Former Head Of Morgan Stanley Research And Global Strategy Slams Equity Rally: « It Is As Finite As The Excess Liquidity From QE (quantitative easing) »

Zero Hedge – 23/02/10

David Roche, former Head Of Morgan Stanley Research And Global Strategy, and currently president of Independent Strategy shares perspectives that should be read closely by any bull who believes that there is anything else to this market rally than pure liquidity driven euphoria riding on the coattails of the Fed’s Quantitative Easing program. Deconstructing one by one all the myths that make up the arsenal of every pundit who appears on CNBC to talk up their book, Ro    che concludes « Of course, the insider game between financial institutions and the central banks can go further. But we do not want to be a part of it because it is unsustainable. It is as finite as QE. » And QE is ending in one month, at about the same time when Greece will have to bailed out as its money will finally run out. About 30 days and counting.

First, on the « V-shaped » recovery:

The US economy has to have a V-shaped recovery for the current valuations of equity, oil and commodity to hold. That will not happen for the following reasons. First, consumer income will increasingly be determined by wages, not fiscal handouts. Disposable income will fall as the handouts fade (Figure 2). Despite the manifest profligacy of the US authorities, they cannot repeat their generosity without completely blowing out the fiscal arithmetic and suffering a foreign buyers’ strike for US treasuries. Household savings rates have risen only because government leverage has been transferred to households and used to heft consumer thrift. They will have to rise further and then they will become a net subtraction to consumption. The latest June figures for personal income and consumption showed the biggest fall in income in four years as government handouts fell out of the equation. The savings rate also declined.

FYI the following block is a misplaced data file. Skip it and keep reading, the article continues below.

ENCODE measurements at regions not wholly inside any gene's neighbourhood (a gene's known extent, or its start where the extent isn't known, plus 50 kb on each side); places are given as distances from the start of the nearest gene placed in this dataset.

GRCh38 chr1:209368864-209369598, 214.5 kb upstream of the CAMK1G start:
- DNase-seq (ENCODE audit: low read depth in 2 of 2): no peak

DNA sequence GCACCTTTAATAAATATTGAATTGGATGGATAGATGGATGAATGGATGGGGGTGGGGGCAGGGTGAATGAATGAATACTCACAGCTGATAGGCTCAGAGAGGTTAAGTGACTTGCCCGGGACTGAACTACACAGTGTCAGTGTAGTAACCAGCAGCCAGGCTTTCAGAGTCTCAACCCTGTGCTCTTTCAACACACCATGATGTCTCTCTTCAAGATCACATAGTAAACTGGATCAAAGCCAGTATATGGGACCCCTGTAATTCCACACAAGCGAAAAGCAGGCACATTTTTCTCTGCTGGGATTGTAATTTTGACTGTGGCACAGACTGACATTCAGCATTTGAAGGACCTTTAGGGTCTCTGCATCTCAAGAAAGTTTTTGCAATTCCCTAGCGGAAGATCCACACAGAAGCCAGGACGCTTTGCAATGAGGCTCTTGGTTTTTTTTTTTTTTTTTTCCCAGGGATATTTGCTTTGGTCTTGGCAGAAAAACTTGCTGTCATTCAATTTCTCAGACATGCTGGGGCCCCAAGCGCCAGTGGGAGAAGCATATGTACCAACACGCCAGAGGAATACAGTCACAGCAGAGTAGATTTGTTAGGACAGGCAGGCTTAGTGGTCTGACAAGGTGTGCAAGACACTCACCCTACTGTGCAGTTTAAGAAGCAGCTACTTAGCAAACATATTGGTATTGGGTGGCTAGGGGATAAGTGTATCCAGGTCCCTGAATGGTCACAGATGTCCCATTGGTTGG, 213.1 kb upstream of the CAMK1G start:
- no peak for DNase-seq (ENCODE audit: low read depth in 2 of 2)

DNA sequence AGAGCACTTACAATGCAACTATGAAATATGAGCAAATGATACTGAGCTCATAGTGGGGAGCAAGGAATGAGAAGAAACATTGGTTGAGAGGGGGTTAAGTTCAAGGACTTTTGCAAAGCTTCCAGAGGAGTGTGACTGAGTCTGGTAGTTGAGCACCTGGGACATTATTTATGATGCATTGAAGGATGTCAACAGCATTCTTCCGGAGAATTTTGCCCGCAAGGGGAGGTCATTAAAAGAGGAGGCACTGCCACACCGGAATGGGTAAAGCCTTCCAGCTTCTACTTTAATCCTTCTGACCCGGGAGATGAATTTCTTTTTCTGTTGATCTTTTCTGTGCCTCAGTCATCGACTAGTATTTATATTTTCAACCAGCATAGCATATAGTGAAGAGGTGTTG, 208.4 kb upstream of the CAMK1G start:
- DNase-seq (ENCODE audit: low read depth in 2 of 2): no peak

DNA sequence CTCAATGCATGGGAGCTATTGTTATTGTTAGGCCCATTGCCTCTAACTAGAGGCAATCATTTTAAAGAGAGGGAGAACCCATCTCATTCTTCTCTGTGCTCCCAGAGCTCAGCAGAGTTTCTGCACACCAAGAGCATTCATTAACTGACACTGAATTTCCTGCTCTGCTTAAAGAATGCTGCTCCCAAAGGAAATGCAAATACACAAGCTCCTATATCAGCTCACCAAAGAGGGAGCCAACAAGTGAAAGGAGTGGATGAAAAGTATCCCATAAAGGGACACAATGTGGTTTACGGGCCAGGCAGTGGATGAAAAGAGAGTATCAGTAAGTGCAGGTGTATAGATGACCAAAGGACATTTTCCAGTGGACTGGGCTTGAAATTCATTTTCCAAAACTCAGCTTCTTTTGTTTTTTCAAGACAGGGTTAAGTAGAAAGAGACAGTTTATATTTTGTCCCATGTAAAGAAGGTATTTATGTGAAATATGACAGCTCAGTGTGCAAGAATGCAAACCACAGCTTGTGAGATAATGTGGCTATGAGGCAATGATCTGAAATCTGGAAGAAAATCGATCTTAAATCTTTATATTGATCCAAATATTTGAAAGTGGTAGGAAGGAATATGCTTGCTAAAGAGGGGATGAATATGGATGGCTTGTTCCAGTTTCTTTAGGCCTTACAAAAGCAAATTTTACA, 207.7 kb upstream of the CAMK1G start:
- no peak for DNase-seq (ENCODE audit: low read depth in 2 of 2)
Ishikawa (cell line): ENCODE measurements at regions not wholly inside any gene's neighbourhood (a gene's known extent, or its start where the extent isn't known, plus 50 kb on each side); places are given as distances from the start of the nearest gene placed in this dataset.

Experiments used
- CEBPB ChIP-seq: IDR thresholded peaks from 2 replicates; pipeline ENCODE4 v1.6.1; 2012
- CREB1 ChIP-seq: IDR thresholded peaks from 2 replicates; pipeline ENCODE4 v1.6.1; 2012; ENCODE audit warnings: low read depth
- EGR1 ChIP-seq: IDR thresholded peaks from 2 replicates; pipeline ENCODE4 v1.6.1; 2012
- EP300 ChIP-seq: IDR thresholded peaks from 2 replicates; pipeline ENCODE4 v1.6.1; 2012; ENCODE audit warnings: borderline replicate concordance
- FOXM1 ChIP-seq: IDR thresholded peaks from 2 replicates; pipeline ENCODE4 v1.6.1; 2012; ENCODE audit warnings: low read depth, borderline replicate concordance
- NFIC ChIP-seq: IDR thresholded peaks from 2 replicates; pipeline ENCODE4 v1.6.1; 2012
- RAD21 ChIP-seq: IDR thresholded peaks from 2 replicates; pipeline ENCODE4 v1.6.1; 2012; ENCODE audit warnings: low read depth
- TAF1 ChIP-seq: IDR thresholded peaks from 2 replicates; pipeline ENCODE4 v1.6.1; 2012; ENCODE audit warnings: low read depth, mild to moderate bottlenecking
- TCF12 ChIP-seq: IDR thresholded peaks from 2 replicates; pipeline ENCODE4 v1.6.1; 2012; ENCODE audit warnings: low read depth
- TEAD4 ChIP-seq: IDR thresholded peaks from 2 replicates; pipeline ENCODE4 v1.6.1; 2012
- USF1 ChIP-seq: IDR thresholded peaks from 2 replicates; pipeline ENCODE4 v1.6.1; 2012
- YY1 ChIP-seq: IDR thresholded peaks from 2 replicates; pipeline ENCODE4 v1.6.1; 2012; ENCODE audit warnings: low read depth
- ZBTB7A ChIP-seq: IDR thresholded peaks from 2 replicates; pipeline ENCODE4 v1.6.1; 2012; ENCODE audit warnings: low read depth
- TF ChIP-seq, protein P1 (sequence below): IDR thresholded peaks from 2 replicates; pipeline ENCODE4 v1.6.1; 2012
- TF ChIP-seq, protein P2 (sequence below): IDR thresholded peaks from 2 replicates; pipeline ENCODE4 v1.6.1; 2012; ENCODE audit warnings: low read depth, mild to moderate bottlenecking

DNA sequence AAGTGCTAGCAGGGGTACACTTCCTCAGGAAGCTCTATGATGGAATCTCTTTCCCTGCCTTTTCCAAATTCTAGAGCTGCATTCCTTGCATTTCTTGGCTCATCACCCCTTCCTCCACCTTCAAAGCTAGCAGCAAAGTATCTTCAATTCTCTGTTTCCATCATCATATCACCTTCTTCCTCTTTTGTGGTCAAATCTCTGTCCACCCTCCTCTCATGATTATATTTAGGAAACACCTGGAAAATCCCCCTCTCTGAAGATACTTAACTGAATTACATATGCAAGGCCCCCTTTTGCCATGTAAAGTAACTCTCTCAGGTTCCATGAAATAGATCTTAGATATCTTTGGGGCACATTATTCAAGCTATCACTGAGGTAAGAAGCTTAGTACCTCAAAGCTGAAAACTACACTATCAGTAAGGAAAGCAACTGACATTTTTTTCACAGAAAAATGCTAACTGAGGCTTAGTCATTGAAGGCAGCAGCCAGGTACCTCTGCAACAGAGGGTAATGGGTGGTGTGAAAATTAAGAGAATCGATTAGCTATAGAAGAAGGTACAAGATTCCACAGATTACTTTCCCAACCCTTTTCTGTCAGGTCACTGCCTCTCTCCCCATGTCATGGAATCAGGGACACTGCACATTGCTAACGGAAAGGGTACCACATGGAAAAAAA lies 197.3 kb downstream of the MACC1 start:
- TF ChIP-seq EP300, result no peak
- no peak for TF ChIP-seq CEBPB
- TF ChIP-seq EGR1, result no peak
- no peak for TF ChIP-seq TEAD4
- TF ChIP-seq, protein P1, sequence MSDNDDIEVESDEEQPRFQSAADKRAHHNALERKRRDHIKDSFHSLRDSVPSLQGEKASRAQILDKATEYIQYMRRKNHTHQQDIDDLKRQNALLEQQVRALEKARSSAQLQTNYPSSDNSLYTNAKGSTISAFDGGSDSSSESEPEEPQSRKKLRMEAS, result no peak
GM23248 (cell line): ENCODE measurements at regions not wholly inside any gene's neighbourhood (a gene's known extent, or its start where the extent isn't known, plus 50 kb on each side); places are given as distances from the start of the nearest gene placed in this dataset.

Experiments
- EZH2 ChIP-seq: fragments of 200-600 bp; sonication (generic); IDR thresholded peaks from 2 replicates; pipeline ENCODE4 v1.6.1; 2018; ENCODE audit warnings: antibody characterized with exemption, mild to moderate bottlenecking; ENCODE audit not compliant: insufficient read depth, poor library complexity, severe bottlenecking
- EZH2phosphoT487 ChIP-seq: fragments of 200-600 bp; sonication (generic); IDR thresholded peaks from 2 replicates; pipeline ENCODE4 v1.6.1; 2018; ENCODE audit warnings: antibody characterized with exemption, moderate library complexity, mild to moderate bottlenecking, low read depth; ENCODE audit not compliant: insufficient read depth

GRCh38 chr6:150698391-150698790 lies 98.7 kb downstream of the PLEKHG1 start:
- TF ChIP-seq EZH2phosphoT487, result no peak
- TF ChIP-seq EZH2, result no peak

Second, there is no need yet for corporations to invest because profits are still lousy and spare capacity is through the roof. Also, the rundown in inventories, to be followed by a restocking (which is supposed to spark an explosion in manufacturing output), will be much less powerful than anticipated because inventory to sales ratios are not lean (Figure 4). Most important, inventory cycles only spark generalised economic recoveries if they lead to job creation and increased corporate investment. Neither is likely because this is a cycle like no other.

 Third, the credit machine is impaired and so is demand for credit. This is not only because there are piles of bad debts still to surface from consumers, commercial real estate and highly-leveraged corporate players. The other key reason is that the recent improvement in bank financing is down to central bank money. Wholesale debt markets are only dribbling finance into the banks. Is it really conceivable that the central banks will be able to double or triple their balance sheets to finance a credit-driven consumer recovery while the banks game the central banks to make mega profits? We doubt it.